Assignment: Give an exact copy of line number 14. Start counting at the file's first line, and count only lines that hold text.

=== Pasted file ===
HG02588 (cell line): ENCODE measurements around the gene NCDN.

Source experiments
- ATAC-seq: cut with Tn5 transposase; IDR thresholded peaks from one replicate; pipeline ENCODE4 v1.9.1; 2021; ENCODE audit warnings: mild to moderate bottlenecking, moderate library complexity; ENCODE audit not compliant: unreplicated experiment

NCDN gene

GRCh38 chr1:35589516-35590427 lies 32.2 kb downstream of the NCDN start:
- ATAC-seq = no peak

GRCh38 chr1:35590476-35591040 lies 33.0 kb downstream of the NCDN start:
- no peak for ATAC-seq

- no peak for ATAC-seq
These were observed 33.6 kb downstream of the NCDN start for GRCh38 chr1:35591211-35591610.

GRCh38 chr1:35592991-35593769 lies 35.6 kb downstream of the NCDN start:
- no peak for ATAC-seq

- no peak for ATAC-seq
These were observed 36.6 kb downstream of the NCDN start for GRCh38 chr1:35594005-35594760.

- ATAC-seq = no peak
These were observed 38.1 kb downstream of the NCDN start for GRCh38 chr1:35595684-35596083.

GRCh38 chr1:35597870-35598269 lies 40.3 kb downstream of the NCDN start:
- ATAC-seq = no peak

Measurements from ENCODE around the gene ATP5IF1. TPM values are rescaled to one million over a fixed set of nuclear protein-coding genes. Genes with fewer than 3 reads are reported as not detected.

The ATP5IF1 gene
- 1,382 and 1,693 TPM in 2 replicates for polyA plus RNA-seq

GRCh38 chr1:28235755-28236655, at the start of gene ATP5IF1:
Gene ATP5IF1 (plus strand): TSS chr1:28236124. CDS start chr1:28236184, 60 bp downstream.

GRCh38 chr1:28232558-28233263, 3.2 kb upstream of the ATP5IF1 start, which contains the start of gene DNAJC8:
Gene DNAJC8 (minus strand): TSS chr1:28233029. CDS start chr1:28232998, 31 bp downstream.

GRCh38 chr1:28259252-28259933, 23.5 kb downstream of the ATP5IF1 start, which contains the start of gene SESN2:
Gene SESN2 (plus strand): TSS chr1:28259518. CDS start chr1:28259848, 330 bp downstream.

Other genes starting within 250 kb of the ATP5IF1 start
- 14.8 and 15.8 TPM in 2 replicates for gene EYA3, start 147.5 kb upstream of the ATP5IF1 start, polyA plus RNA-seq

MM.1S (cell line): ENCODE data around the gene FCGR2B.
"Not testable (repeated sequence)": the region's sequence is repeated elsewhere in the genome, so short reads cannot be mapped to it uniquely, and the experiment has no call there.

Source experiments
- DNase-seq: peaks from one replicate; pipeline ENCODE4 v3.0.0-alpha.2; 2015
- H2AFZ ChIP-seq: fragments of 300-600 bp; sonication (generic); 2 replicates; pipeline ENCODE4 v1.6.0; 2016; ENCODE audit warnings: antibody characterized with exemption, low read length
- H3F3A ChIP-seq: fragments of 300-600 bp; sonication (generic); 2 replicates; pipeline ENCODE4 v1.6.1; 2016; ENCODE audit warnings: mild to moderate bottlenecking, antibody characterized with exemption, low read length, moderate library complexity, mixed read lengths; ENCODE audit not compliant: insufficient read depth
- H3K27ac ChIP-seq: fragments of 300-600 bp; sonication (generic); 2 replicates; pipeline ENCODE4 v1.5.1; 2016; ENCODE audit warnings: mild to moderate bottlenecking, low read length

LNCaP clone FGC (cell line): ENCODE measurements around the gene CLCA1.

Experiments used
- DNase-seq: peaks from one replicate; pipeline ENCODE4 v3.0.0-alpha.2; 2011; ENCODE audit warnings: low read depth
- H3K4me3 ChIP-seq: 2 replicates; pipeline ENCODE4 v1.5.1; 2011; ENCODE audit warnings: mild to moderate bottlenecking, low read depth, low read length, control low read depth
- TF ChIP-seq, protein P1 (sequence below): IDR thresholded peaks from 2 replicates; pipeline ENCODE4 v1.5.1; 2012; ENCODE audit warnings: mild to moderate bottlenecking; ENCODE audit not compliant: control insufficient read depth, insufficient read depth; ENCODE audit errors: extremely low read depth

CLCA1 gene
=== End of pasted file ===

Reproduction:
These were observed 36.6 kb downstream of the NCDN start for GRCh38 chr1:35594005-35594760.